The notable lower average δ44/42Ca value of early Homo compared to the two other taxa is due to the fact that the deciduous second molar, incisor, first molar, and canine (Fig. 1, A to C) are 44Ca depleted relatively to the other tooth types, i.e., third premolar and third molar (Fig. 1, D to F). In early Homo, there is a trend from very low δ44/42Ca values (~−1.7‰) in the deciduous second molar and second incisor to higher values in canines and, lastly, in the collar enamel of the fourth premolar (Fig. 1, A to D). This evolution roughly follows the mineralization calendar in Homo (22, 23). Unfortunately, this observation cannot be made for P. robustus and A. africanus because the sampling misses incisor and first molar. Although further investigation is necessary among extant primates, it is interesting to observe that one permanent incisor of a modern gorilla also exhibits a low δ44/42Ca value (~−1.6‰; Fig. 1A). Such a tooth type mineralizes early in the lifetime of gorillas (24). Permanent molars, which mineralize later, display δ44/42Ca values at ~−1‰ (Fig. 1, B, E, and F). Regarding trace element data, the enamel Sr/Ca ratio has been reported to increase (25) and the Ba/Ca ratio to decrease (8) with the introduction of solid foods. Therefore, the Sr/Ca and Ba/Ca ratios should show an increase and a decrease, respectively, from anterior to posterior teeth, which is not the case here. We do not observe any clear pattern between tooth types and the normalized Ca ratios (figs. S6, A to F, and S7, A to F).

Fig. 1 Intraindividual and interindividual variability of tooth enamel δ44/42Ca values in modern and fossil hominins.

(A to F) Distribution of the enamel δ44/42Ca values according to tooth types. The two microsampling spots processed in each tooth are linked, the “upper” spot being on the left side and the “lower” spot on the right. Error bars are two SDs of the mean. (G to I) Distribution of the enamel δ44/42Ca values according to reconstructed dental age. See Methods, table S2, and Supplementary Data for explanations on the dental age reconstruction. Error bars are 1 SD of the mean. Shadowed areas incorporate the uncertainties of the δ44/42Ca values and of the dental age.

To evaluate the influence of individual age on the δ44/42Ca values, we reconstructed a dental age timeline using the distance between microsampled points relative to enamel cervix and cusp tip (Methods, figs. S8 and S9, tables S2 and S3, and Supplementary Data) (22, 23, 2628). After initial secretion, enamel continues to mineralize through the maturation process, which may blur the elemental and isotopic dietary history. Recently, Smith et al. (29) show that the Ba/Ca ratio cannot be overprinted for more than a month during enamel maturation. Given the typical 300-μm space resolution of the present microsampling approach, the maturation offset affecting the Ca isotope composition is likely to be nonsignificant.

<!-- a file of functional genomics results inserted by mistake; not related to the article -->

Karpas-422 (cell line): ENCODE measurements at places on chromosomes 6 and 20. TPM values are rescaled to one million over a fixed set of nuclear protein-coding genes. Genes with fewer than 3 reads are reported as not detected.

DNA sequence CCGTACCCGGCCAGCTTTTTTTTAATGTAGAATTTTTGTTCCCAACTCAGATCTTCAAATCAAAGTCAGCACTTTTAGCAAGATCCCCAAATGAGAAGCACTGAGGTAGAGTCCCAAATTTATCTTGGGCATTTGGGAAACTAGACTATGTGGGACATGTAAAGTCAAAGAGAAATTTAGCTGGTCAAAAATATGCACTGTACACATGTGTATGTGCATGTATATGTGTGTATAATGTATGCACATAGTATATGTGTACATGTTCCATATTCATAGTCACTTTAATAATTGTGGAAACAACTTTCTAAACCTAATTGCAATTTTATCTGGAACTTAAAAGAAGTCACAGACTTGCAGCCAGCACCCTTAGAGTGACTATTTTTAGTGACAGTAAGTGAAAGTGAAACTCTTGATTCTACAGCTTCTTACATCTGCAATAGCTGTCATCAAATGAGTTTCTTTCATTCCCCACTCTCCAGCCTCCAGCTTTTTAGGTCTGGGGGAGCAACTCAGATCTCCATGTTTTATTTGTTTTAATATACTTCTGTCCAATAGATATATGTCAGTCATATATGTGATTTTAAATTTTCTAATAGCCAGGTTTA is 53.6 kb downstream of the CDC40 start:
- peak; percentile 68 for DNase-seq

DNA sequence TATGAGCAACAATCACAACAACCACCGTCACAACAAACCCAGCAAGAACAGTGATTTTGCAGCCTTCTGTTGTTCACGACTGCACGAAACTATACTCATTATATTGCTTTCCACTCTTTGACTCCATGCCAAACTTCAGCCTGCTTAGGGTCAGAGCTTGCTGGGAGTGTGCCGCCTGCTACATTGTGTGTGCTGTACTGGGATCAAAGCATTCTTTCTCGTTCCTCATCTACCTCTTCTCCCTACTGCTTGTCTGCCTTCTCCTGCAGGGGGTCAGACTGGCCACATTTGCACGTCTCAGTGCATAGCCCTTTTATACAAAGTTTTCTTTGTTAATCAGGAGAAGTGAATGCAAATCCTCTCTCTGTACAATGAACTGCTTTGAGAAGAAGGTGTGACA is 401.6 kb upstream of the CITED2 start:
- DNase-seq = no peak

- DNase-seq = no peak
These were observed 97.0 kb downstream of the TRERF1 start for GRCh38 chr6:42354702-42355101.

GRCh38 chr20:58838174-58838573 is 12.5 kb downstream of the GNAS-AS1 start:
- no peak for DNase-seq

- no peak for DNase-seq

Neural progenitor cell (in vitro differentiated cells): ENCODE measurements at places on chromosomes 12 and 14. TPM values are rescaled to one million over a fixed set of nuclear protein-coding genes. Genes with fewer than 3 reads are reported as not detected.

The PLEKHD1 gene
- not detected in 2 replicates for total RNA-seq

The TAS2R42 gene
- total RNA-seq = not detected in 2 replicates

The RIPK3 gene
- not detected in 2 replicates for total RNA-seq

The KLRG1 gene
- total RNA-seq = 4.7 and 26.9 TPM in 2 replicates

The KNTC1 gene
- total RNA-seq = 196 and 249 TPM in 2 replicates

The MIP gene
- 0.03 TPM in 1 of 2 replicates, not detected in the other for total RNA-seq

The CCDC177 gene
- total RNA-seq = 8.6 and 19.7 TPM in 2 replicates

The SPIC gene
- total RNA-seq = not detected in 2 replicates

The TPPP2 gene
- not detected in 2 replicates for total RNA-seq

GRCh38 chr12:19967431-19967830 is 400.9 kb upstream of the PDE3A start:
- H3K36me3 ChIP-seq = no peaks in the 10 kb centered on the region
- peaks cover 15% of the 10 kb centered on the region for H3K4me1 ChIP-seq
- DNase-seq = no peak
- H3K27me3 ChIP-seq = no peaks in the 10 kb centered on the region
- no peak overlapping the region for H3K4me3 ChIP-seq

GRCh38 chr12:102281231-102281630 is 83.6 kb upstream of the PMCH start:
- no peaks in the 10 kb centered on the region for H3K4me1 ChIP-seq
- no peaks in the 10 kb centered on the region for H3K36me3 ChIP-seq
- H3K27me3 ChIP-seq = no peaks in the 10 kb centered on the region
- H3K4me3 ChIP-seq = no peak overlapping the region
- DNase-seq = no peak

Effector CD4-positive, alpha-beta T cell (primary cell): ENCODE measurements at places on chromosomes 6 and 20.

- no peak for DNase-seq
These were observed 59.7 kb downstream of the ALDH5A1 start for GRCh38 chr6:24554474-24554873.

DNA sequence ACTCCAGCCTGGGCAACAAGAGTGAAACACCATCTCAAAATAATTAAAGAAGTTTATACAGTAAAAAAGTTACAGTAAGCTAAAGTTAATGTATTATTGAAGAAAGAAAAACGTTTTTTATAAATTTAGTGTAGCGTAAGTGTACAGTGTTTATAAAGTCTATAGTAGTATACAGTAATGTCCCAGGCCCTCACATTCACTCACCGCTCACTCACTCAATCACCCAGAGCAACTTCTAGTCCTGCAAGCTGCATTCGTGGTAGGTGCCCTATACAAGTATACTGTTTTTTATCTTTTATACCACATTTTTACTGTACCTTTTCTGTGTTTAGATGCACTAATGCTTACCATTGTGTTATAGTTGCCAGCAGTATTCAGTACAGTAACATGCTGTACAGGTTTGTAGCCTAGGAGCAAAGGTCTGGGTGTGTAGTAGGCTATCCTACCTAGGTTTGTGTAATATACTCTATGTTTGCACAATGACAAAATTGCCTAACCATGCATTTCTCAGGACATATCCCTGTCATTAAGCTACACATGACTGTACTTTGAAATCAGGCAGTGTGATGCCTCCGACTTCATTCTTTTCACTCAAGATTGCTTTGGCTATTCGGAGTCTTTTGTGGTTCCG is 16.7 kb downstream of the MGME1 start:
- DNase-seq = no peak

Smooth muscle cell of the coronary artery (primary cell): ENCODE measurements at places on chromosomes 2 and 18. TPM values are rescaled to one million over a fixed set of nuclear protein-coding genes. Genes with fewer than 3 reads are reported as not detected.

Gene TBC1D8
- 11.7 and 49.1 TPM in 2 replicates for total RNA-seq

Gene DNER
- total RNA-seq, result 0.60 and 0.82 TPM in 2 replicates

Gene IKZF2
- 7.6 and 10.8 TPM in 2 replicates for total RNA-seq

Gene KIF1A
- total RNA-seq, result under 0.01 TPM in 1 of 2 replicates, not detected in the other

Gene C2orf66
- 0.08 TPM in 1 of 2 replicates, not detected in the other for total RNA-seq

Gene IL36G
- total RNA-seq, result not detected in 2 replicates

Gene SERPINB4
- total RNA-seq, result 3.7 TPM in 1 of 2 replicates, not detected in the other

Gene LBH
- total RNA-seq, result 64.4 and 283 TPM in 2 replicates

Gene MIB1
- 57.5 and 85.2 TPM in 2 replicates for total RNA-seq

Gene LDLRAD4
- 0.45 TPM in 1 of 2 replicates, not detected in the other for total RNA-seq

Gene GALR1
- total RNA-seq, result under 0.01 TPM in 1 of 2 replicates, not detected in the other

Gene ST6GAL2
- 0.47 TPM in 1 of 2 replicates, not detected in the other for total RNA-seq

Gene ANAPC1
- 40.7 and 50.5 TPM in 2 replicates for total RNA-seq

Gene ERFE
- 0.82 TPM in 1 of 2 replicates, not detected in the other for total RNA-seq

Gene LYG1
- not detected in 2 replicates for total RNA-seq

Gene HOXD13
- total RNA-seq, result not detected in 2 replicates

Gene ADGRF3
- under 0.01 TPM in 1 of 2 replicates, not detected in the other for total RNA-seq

Pairing δ44/42Ca values with dental ages allows distinguishing specific patterns of temporal evolution of the main hominin groups (Fig. 1, G to I). In A. africanus, there is no clear relationship between the δ44/42Ca value and dental age as the slope of the regression line is close to zero (0.003 ± 0.024, ±2 SE; R2 = 0.002; P = 0.8100; fig. S10A). In P. robustus, there is a possible slight (0.017 ± 0.018, ±2 SE) but nonsignificant (R2 = 0.088, P = 0.074) increase of the δ44/42Ca value with dental age (fig. S10B). By contrast, we observed a marked and significant increase in early Homo, the slope of the regression line between δ44/42Ca values and dental ages being 0.073 ± 0.031 (±2 SE; R2 = 0.616; P = 0.0003; fig. S10C). These trends remain the same when the average dental ages and δ44/42Ca values for a given tooth are considered (fig. S10, D to F). The strong correlation between δ44/42Ca values and dental ages observed in early Homo and the existence of very low δ44/42Ca values (<−1.4‰) in the first years of life (Fig. 1I) suggest that early Homo infants have experienced a marked period of breastfeeding. Modern western human milk has a variable but very low δ44/42Ca value of −1.67 ± 0.37‰ (±2 SD) (4, 30). These low values are reflected in tooth enamel of human infants. The very low δ44/42Ca values in tooth enamel of breastfed infants (average of −1.91 ± 0.13‰, ±2 SD) drift toward more positive values after cessation of suckling (average of −1.58 ± 0.13‰, ±2 SD) (4). P. robustus and A. africanus do not exhibit these low δ44/42Ca values (Fig. 1, G and H), suggesting that infants of these two hominin taxa were breastfed with a lower intensity and/or frequency and a shorter duration than those of early Homo. An early diet composed of solid adult food and sparse suckling bouts is eventually a parsimonious explanation to account for the Ca isotopic signatures of P. robustus and A. africanus infants. Such a type of early-life dietary behavior is compatible with that of extant wild great apes (Fig. 1, A, B, E, and F) (31, 32). But, positing that the milk of P. robustus and A. africanus mothers had such a δ44/42Ca value that could explain the enamel values of their infants is unlikely (table S4 and fig. S11). Here, again, the early-life evolution of the Sr/Ca and Ba/Ca ratios is poorly informative as no significant correlation is observed with dental age for any hominin taxon (figs. S6, G to I, and S7, G to I).